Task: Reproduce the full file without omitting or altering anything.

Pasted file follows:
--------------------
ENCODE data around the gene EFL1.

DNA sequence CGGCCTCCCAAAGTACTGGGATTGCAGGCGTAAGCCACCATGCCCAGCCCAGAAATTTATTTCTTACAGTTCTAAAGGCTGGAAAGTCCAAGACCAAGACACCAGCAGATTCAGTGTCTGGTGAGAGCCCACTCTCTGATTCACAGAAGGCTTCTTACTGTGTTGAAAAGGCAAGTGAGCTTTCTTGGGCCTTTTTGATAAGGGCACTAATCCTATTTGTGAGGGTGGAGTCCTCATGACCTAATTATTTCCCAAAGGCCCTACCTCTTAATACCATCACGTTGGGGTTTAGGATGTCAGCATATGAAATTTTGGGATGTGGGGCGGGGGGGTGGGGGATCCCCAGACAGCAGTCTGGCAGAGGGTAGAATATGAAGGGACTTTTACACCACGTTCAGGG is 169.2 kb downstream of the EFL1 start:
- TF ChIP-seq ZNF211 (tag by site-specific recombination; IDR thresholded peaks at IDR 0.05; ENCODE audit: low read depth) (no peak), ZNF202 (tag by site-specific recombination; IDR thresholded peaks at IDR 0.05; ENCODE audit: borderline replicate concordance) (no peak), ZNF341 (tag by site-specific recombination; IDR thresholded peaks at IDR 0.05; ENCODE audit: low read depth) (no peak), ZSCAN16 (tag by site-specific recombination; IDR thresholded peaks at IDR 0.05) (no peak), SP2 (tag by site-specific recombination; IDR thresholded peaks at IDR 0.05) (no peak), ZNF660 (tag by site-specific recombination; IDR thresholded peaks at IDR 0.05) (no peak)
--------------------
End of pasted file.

ENCODE data around the gene EFL1.

DNA sequence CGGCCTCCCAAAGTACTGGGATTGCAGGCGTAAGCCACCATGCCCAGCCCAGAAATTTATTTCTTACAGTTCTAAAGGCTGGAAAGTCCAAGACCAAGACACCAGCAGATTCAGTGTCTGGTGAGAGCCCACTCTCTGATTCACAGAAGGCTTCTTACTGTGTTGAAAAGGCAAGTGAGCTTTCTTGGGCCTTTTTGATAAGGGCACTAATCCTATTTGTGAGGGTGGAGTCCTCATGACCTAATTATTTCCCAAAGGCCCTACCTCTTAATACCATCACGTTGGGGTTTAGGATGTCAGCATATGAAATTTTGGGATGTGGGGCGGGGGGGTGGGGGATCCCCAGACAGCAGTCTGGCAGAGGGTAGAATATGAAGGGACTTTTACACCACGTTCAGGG is 169.2 kb downstream of the EFL1 start:
- TF ChIP-seq ZNF211 (tag by site-specific recombination; IDR thresholded peaks at IDR 0.05; ENCODE audit: low read depth) (no peak), ZNF202 (tag by site-specific recombination; IDR thresholded peaks at IDR 0.05; ENCODE audit: borderline replicate concordance) (no peak), ZNF341 (tag by site-specific recombination; IDR thresholded peaks at IDR 0.05; ENCODE audit: low read depth) (no peak), ZSCAN16 (tag by site-specific recombination; IDR thresholded peaks at IDR 0.05) (no peak), SP2 (tag by site-specific recombination; IDR thresholded peaks at IDR 0.05) (no peak), ZNF660 (tag by site-specific recombination; IDR thresholded peaks at IDR 0.05) (no peak)